Visualisation of the Quantified Self
Part 2 – a Vision of the Future Self
As part of the Quantified Self “self-knowledge through numbers” movement, people have been subjecting themselves to regimes of quantitative measurement and self-tracking that go far beyond the ordinary. It has influenced the development of statistics logging and monitoring, for example in health data on our smartphones. Until recently, however, there has been no convenient, affordable way to log body measurements.
To paraphrase Peter Drucker, “What you can measure you can manage.”
By being able to track accurate information on the size and shape of the body and visualise it, we can better understand ourselves in an objective sense. The rise of technologies such as body scanning allow for this, now giving us the ability to accessibly and accurately measure and track biometric data once hard for the average person to capture with any degree of consistency.
Many of us have reached certain milestones in life where we notice that our bodies are changing. Perhaps aches and pains begin to show up at times, or we start getting a little thicker in specific places. Today, however, “because I’m getting older” is no longer a reason we must unquestioningly accept.
Even more so when improved technologies exist that make us technologies make us better at pinpointing them – to ultimately act on the information.
As an example, certain metabolic conditions can manifest in a change in the shape of the body, without necessarily being noticeable to a physician without expensive and invasive tests. Having access to clear information on how the body has changed over time gives new insights into what may be happening to the metabolism. That’s where technologies like Shapewatch come into play. Shapewatch is an innovative 3D body visualisation tool that enables users to scan their bodies, monitor key biometrics and see their body shapes in 3D through a personal, customisable avatar. Additionally with the recent inclusion of Dynamic Movement Assessment, Shapewatch also provides the ability to analyse functional movement, thus providing applications around rehabilitation, pre-habilitation, wellness and performance.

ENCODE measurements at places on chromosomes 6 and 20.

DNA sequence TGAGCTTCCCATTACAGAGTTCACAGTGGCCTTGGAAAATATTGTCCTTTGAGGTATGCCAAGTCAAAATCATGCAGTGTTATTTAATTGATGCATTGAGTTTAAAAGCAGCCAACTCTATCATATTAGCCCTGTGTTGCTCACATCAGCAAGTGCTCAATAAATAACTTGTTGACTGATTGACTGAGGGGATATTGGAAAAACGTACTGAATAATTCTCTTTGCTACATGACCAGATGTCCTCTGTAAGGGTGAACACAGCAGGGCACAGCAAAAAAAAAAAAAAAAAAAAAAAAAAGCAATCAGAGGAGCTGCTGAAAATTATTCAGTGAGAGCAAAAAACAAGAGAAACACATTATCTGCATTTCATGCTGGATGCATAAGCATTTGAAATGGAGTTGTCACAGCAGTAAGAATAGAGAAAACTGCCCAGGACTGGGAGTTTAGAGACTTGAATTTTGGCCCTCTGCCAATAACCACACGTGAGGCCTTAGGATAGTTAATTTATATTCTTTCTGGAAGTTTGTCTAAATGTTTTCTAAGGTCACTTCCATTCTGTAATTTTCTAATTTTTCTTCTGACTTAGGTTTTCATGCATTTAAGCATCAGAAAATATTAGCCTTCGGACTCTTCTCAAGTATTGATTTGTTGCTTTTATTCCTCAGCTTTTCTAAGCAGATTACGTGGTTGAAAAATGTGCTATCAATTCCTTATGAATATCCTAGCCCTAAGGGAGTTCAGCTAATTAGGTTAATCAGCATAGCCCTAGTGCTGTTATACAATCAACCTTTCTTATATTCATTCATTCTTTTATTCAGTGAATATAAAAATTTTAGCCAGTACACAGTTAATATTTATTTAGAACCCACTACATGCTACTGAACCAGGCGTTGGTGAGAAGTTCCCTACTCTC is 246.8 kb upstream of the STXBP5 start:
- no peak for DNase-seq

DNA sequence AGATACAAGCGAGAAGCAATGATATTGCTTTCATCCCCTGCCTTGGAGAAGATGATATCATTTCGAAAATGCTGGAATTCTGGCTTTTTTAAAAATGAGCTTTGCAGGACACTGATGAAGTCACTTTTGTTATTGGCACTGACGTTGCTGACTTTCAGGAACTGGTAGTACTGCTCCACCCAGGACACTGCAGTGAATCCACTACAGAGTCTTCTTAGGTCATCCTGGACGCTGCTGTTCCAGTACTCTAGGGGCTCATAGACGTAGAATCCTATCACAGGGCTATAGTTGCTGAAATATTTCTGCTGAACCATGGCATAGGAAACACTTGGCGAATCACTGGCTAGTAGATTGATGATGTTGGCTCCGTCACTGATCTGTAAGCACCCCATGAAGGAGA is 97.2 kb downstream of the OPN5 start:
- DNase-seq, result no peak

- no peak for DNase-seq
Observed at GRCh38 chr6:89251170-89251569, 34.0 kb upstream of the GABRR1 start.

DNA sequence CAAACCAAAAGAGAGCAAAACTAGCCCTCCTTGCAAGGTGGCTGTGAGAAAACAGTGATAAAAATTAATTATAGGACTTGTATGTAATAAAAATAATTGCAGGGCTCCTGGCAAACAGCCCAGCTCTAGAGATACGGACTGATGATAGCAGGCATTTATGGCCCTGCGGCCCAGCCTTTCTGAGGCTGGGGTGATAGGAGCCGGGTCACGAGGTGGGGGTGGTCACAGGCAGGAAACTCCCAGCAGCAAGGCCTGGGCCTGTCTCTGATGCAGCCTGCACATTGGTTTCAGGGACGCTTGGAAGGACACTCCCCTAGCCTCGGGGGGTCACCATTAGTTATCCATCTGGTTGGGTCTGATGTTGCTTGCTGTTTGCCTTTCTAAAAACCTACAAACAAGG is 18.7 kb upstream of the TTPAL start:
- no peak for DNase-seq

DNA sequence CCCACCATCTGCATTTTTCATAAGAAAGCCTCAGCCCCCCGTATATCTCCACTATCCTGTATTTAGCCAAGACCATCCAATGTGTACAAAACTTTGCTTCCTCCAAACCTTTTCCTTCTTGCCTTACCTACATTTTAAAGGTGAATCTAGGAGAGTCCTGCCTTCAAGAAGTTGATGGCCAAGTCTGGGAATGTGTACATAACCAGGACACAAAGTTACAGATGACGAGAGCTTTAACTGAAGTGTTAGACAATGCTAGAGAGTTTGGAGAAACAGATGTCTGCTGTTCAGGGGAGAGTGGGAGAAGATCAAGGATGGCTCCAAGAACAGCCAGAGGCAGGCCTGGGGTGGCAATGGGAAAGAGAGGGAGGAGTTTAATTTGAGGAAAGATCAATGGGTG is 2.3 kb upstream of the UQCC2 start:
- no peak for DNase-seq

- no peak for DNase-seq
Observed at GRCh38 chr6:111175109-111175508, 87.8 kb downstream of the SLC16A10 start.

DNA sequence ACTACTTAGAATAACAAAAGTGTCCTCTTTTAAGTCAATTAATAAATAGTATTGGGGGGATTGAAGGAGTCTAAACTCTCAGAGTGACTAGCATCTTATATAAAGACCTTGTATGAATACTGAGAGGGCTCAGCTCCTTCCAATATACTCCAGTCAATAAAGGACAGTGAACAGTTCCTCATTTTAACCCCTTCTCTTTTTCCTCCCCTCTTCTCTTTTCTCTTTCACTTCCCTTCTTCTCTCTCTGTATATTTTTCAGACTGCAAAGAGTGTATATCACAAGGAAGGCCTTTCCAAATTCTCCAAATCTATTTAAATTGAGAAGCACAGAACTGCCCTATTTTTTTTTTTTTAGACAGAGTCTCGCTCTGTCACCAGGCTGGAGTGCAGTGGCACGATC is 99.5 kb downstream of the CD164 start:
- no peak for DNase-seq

Often, we have a longstanding self-concept that doesn’t always meet with present reality. Sometimes, an unflattering photo can make us keenly aware of ourselves in ways that a mirror does not. The Shapewatch system can interpolate between different measurements over time, to show what changes have occurred, and where. To help our internal self align more accurately with our external one.
An accurate self-concept is key to taking care of our health but it depends on having empathy with our future selves, that can forego a little comfort in the short-term, for greater happiness in the longer-term.
The question is how will people react to these virtual guides? Machine Intelligences are increasingly acting as our advisors, fulfilling the roles such as butlers, nannies, and aides-de-camp that once only the wealthiest had access to.
Intelligent assistants will become more common place and will guide us to greater sustainable fitness, and a more sophisticated understanding of our bodies, and how various interactions of behaviour and environment affect us.
Furthermore, digital scanning and visualization techniques can enable us to project ourselves into virtual realities, either warts-and-all or with a generous soft-focus. Naturally, as one may track recent changes in ones’ body, we may also predict the future, to visualize our ideal, achievable, realistic future self that we can keep in mind as we work towards the goal. Being able to look our virtual future selves straight in the face is a powerful way to build empathy with that future happier, healthier us.
About the author
Nell Watson is an engineer, educator, and tech philosopher who grew up in Northern Ireland. She is the Co-Founder of EthicsNet, a non-profit, building a movement of people who are committed to help machines understand humans better. This community acts as role models and guardians to raise kind AI, by providing virtual experiences, and collecting examples of pro-social practices.Nell lectures globally on Machine Intelligence, AI philosophy, Human-Machine relations, and the Future of Human Society, serving on the Faculty of AI & Robotics at Singularity University.